The global pandemic – along with raised consciousness on diversity, equity and inclusion – has forced many organizations to refocus, change directions and reflect on a range of issues. For example, some are re-evaluating how they serve their community, from both a procedural and ethical lens. Others are tweaking volunteer engagement to make it more accessible online. And still others are undergoing a wholesale review of the place and value of volunteers within their work.
Whatever such rethinking involves and must take into account (which includes fluctuating funding environments for many), new lines are being drawn in the sand around who and what is essential versus who and what is nice-to-have in mission-driven organisations.
When we talk about who and what is essential, we know that for any organization that engages volunteers such discussions can be challenging for leaders of volunteer engagement. When those conversations happen, the relative value of volunteers compared to other stakeholders is often a thorny topic.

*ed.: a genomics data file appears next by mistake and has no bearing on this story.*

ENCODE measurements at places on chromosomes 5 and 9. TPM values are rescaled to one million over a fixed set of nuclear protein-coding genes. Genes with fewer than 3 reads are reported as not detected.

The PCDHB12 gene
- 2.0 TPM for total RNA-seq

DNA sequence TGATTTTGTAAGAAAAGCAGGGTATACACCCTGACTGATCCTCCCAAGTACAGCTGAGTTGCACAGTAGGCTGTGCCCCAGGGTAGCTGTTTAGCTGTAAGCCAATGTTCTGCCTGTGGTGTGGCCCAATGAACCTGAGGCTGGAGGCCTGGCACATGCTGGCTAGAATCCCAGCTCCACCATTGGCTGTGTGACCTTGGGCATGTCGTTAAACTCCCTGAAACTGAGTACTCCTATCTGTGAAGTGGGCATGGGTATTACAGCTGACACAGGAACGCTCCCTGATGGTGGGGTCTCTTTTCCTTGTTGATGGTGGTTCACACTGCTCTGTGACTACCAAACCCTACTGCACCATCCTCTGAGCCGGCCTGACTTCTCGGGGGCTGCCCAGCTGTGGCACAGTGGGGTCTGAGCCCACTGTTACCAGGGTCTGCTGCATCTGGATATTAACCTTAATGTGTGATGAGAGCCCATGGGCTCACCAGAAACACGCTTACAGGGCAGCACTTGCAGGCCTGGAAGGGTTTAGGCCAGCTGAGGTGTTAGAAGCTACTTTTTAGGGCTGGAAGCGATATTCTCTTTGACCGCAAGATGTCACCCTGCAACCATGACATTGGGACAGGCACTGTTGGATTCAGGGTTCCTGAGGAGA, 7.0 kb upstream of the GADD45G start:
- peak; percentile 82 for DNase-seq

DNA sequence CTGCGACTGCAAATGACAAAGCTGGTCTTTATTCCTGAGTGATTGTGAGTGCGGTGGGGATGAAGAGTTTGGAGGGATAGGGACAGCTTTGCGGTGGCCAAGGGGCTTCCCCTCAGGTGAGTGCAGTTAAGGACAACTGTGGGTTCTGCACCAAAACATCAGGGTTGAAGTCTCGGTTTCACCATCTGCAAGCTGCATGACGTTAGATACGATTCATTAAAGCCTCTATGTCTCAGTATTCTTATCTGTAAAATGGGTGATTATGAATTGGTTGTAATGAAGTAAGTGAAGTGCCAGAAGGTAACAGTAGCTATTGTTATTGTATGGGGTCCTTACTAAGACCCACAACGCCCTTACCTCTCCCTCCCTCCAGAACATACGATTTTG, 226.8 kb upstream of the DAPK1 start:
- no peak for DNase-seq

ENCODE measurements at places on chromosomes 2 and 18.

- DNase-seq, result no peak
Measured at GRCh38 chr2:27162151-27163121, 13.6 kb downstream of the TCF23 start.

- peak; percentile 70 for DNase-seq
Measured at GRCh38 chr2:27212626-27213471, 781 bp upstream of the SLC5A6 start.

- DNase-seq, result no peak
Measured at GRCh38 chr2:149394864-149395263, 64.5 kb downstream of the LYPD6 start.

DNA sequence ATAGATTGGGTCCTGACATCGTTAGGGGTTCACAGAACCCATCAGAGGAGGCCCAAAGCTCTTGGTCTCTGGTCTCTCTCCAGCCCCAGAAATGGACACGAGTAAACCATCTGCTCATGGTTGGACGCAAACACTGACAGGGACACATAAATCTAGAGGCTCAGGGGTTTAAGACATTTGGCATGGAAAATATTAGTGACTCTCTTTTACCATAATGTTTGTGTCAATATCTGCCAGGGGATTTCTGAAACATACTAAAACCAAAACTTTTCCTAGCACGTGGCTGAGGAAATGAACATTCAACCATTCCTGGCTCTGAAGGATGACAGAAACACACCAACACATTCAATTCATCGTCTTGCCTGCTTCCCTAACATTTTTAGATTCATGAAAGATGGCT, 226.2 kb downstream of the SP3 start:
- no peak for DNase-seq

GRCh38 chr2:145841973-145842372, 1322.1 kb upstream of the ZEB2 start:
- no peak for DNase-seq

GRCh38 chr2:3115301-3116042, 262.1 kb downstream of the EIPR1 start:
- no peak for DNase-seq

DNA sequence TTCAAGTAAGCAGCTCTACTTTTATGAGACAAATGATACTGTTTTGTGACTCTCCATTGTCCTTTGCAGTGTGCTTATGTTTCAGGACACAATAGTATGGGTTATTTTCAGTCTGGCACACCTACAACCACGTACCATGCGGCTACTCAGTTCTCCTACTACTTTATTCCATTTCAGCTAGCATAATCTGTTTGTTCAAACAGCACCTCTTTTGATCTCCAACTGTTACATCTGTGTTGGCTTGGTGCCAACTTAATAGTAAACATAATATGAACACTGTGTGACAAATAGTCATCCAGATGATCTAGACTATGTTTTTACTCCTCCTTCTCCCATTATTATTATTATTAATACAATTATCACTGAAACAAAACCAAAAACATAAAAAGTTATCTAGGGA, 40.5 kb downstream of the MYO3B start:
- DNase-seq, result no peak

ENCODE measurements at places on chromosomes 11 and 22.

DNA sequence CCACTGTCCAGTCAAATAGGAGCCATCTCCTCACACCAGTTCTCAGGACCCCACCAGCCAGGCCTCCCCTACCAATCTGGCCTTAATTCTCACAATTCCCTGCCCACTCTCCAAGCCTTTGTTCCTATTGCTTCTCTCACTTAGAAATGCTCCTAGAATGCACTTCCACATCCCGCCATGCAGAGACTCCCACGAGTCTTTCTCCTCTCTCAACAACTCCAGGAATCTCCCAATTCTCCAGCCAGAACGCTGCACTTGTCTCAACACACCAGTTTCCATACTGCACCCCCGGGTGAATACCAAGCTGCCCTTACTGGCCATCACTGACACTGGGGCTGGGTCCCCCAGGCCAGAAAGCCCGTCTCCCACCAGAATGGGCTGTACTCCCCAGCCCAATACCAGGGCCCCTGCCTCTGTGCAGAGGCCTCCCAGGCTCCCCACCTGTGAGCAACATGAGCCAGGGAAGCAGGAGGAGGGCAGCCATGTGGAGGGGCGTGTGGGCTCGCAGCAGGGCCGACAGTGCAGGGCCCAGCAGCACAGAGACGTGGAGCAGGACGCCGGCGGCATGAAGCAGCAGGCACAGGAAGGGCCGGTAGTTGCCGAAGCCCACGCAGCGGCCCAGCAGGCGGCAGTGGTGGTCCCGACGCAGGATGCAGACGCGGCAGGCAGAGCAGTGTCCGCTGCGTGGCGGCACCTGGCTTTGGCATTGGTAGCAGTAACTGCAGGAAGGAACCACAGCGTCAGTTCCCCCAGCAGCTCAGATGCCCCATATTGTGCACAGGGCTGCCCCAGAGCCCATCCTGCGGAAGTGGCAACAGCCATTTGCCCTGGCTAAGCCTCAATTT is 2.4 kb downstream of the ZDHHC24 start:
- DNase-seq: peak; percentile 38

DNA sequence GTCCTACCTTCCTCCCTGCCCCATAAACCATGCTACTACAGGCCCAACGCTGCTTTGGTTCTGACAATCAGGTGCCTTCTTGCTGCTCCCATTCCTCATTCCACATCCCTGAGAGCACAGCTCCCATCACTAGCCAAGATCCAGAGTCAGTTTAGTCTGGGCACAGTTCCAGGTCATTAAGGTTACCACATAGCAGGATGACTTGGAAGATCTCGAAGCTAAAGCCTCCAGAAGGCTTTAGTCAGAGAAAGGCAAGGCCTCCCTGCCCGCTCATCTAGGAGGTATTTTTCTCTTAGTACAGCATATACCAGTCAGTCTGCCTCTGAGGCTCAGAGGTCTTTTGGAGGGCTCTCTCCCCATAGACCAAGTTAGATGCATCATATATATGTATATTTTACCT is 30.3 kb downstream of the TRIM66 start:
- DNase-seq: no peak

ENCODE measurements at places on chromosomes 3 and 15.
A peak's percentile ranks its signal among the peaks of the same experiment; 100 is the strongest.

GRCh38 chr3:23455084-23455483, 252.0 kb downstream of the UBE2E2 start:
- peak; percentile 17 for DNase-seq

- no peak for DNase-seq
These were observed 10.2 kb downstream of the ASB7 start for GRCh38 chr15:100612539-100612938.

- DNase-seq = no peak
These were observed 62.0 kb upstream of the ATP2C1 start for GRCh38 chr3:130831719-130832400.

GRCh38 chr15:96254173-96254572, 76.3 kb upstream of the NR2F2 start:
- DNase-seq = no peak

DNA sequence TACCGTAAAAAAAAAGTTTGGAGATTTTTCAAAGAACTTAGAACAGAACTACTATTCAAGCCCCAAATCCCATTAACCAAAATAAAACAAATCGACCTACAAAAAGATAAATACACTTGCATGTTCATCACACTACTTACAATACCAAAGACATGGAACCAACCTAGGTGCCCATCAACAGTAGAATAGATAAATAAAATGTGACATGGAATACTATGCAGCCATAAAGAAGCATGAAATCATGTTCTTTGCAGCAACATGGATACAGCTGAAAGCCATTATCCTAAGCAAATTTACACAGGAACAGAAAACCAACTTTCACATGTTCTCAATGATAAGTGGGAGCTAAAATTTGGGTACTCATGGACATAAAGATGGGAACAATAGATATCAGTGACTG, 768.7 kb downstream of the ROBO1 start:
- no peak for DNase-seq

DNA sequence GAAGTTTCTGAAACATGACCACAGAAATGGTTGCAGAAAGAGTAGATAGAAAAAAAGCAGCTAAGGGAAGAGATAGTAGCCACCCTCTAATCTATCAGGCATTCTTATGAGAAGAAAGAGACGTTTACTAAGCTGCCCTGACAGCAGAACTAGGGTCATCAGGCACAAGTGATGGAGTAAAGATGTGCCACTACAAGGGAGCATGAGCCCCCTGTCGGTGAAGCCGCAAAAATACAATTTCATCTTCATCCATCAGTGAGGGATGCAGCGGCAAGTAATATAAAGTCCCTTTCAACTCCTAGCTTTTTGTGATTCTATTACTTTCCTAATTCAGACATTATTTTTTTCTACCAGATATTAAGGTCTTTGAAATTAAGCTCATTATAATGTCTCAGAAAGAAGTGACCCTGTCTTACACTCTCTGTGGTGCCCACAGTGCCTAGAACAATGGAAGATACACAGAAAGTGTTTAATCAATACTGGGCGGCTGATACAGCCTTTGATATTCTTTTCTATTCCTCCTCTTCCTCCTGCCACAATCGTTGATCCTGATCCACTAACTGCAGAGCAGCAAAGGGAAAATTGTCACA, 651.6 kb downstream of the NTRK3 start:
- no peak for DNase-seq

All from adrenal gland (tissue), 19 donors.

Consider: your organization is going through an exercise in prioritizing stakeholders (e.g. donors, clients, board members, paid staff, the public, funders, government, etc.) from most to least valuable. Are volunteers on the list? And, if so, where do they sit on this list and why do they sit there?
What seems to be a simple question actually reveals a host of unspoken, hidden assumptions and biases that aren’t discussed nearly enough or with the rigour and critical thinking needed. For many volunteers, their main ‘currency’ of time has been largely put on hold during the pandemic. Instead, we’ve heard a lot of anecdotal stories from peers that the major shift in volunteer engagement strategy was to say to volunteers, "Since you can’t give your time, please give us your money."
There’s a lot to unpack within the ‘give money instead of time’ mantra. However, the core of it boils down to the perception of value contributed from a particular stakeholder group, in this case, volunteers. In many organisations, money is valued more than time and so financial donors sit above volunteers in the stakeholder pecking order. Clouding the conversation, however, is the historical practice of correlating volunteer time to an hourly currency amount, despite excellent work in evolving the understanding of how we assign value to volunteer time (see articles by Jayne Craven, Sue Carter Kahl and Meridian Swift on this topic and how to articulate volunteer value).